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This article appears in the January 11, 2019 issue of Executive Intelligence Review.

China Takes a Decisive Lead in Space

[Print version of this article]

The Moon is so rich in helium-3, that it could solve humanity’s energy demand for around 10,000 years at least. Helium-3 is an ideal fuel for nuclear fusion power, the next generation of nuclear power.

China’s Yutu-2 rover makes history as it rolls onto the Moon’s far side shortly after touchdown, Jan. 2, 2019.

Jan. 8—On Thursday, January 3, Beijing time, China became the first nation to ever attempt—and accomplish—a soft landing on the far side of the Moon. This achievement has far greater implications than what has been reported in almost all media coverage.

I will begin with a quote from Lyndon LaRouche, because it is urgent to properly situate this current Chinese accomplishment, and the point made by Mr. LaRouche will define the larger context in which to view all of what is discussed below.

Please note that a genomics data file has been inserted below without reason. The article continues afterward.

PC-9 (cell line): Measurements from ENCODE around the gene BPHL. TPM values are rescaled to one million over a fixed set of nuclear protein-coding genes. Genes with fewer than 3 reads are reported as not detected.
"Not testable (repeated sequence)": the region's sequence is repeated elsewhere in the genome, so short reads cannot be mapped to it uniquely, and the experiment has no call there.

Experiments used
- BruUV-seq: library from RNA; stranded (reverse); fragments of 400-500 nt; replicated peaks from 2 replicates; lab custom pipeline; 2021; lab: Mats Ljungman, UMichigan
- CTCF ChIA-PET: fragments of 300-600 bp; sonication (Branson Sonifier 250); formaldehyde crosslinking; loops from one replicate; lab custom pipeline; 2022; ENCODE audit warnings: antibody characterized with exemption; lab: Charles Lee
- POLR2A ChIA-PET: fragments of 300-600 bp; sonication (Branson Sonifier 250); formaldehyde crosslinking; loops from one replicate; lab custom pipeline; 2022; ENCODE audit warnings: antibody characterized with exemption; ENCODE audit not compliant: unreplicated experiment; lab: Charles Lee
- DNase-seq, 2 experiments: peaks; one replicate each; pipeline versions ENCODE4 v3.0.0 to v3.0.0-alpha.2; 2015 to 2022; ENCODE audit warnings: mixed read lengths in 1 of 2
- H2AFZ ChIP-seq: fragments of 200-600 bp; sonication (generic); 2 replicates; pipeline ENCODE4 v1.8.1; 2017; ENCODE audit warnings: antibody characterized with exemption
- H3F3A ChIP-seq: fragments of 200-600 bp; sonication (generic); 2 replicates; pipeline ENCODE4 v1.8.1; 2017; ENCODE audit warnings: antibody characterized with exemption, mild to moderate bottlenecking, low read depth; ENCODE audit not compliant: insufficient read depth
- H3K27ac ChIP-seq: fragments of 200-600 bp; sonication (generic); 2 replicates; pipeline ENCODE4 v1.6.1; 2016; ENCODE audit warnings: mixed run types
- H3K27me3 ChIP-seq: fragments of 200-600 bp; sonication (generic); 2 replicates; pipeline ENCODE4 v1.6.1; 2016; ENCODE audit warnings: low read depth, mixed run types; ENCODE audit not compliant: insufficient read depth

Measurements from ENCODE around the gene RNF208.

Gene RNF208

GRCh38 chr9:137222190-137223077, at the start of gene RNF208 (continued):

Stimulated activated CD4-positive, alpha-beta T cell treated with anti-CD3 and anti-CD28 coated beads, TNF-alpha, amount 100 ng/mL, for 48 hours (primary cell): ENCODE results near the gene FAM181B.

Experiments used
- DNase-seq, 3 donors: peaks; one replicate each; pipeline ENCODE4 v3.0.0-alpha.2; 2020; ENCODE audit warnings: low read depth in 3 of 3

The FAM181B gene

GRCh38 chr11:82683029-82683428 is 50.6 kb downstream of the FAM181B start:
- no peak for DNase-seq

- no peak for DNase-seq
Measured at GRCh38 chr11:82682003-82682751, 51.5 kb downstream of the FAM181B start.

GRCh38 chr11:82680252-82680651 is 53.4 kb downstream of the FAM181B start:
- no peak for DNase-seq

After China launched its first rover to the lunar surface, about five years ago, in 2013, the first Yutu rover, this is what LaRouche had to say about the implications:

We know that the greatest power in the solar system accessible to us now, the greatest power available to mankind in the solar system now is what? It’s the Moon. It’s the helium-3 on the Moon. That’s the greatest power now. What if we should decide to take this great power, which is there, the Moon-power? It’s more powerful than anything on Earth. The Moon is more powerful than anything on Earth, and China’s working with the Moon.

If you think about this, this is what we have identified in the economic laws of Lyndon LaRouche around his fourth law for the advancement of a fusion science-driver economy. As LaRouche makes very clear, the economic development of the Moon, in conjunction with a crash program for fusion power, would be the most powerful science-driver program for all of humanity.